US Open champion Bryson DeChambeau prepared to smash tee shots into places that Augusta National co-founder Bobby Jones never imagined on the eve of the 84th Masters.
World number six DeChambeau will try to overpower the famed layout, soaked by a half-inch of overnight rain with more forecast before his early morning Thursday tee time.
DeChambeau, who overwhelmed Winged Foot in September to capture his first major title, bulked up during the Covid-19 layoff that postponed the Masters from its usual April date.
"I'm hitting it further than the US Open," DeChambeau warned.
"I've only seen improvements in strength increase."
And his experiments with equipment have produced a ball-blasting strategy some fear will shatter golf and break the Masters, hitting for maximum length and position without regard to deep rough, setting up easier wedge and iron shots into greens than his rivals will face.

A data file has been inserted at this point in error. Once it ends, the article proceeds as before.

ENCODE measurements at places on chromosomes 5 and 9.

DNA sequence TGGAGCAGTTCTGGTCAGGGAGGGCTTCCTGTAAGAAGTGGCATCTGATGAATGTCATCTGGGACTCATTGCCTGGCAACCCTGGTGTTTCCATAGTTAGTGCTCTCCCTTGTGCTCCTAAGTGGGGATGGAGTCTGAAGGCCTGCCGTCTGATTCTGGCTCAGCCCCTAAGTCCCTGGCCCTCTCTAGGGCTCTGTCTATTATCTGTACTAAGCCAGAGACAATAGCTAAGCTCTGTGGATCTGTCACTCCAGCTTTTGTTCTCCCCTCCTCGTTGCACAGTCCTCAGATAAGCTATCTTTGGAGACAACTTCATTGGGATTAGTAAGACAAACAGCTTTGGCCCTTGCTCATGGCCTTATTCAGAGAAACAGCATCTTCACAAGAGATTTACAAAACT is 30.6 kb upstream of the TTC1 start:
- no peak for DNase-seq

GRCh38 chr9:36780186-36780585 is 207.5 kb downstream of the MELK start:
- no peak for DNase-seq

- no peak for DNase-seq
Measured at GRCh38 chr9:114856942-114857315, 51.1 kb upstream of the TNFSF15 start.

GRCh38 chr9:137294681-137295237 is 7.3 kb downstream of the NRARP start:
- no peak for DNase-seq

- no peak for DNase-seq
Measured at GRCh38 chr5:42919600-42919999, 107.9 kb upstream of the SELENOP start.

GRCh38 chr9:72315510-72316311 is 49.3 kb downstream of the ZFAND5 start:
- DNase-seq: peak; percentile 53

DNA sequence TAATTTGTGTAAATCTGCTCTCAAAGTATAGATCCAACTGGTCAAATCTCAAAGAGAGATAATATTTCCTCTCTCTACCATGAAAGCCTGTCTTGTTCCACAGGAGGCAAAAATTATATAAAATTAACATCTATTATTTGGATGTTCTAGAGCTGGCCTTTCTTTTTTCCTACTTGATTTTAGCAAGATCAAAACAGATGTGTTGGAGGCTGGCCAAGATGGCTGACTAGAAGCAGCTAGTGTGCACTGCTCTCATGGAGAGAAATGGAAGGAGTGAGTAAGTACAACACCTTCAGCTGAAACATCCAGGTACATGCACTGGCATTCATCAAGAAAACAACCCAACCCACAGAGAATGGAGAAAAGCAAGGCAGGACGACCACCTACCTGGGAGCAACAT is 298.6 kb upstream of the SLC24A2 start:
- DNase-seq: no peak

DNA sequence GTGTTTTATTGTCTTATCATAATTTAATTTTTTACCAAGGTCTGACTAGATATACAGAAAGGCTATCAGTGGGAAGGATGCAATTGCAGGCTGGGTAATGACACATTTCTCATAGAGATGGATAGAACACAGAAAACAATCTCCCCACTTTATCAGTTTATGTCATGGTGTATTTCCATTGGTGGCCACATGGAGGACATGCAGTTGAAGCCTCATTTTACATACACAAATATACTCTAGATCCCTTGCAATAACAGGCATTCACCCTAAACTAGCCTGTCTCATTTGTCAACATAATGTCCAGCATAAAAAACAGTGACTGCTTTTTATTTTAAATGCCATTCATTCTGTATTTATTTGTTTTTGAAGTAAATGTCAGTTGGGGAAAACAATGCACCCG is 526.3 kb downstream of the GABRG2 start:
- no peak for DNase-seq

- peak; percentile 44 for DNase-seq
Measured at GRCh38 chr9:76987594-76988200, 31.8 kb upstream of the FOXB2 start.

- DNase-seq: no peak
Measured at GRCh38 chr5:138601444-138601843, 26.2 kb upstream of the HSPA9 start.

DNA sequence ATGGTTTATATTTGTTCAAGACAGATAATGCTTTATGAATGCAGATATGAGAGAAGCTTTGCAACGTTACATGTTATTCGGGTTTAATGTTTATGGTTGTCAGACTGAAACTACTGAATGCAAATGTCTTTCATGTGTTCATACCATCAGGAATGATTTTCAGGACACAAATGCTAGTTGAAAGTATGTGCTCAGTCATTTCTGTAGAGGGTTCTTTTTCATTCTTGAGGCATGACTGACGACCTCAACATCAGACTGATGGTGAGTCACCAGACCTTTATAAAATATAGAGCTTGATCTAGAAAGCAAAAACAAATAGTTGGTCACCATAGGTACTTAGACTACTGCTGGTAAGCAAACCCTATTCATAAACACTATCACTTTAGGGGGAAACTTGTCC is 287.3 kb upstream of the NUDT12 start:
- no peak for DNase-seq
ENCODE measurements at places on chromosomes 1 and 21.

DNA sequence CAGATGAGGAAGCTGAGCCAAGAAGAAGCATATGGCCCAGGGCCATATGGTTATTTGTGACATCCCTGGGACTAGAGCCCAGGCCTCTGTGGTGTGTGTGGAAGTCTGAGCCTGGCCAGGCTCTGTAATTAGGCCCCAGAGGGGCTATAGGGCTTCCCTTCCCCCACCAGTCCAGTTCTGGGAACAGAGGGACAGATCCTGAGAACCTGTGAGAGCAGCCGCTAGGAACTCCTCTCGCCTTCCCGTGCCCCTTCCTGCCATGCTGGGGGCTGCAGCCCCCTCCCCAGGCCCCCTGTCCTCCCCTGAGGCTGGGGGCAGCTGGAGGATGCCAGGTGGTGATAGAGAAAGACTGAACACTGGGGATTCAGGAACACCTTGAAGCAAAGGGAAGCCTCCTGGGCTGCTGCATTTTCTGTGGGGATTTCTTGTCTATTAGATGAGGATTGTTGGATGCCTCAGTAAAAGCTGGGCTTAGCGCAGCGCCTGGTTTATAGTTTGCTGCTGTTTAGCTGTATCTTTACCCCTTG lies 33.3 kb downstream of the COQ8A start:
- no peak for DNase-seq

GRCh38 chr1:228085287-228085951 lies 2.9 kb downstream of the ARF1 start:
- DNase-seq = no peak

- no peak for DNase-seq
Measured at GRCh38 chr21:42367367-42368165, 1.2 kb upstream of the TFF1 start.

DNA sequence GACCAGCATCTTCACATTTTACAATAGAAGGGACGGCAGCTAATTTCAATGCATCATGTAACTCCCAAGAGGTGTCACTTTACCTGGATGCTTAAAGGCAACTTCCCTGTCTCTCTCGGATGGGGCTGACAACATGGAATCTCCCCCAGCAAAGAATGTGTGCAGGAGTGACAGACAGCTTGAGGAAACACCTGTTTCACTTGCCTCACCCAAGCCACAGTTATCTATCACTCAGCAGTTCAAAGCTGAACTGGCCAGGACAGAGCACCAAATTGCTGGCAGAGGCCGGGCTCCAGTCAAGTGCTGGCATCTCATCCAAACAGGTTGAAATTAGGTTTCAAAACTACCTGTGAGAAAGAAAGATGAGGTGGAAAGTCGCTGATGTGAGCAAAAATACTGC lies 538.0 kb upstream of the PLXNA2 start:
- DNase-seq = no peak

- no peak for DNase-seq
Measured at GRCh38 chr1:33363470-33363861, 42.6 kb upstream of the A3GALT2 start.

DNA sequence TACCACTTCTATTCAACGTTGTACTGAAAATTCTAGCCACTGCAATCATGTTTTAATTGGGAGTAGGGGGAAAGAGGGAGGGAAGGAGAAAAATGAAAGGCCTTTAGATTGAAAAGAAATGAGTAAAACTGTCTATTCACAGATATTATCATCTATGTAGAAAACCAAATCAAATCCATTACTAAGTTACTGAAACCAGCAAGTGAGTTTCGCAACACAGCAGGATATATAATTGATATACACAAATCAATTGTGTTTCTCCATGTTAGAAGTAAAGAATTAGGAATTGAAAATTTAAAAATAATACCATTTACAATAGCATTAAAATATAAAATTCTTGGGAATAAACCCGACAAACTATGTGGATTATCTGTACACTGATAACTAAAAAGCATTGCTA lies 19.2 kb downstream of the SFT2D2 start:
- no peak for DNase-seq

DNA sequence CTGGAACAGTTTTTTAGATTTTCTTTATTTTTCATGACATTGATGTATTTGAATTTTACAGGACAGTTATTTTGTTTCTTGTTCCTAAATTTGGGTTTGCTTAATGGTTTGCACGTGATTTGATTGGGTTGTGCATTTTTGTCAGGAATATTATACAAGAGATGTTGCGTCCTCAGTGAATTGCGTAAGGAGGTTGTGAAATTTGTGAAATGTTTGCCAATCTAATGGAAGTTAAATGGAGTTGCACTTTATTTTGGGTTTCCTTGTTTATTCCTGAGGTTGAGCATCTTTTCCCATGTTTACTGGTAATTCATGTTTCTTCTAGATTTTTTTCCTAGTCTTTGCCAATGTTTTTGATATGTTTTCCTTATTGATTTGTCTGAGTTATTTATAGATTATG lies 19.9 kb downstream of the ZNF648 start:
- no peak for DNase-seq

"Hitting it further is definitely an easier way to play the game," DeChambeau said.
The pandemic will mean no spectators at the Masters, removing the famed roars that typically echo through the grounds for spectacular shotmaking and opening some areas for shots that the 27-year-old American hopes to exploit.
"I'm going to be able to hit it on certain lines where patrons would be," he said. "I feel like it does provide me a little bit of an advantage in that case, to hit into those areas without thinking about it at all."
If you don't believe us, just watch the video below posted by three-time Masters champion Nick Faldo, who was watching DeChambeau in action at practice on Wednesday morning.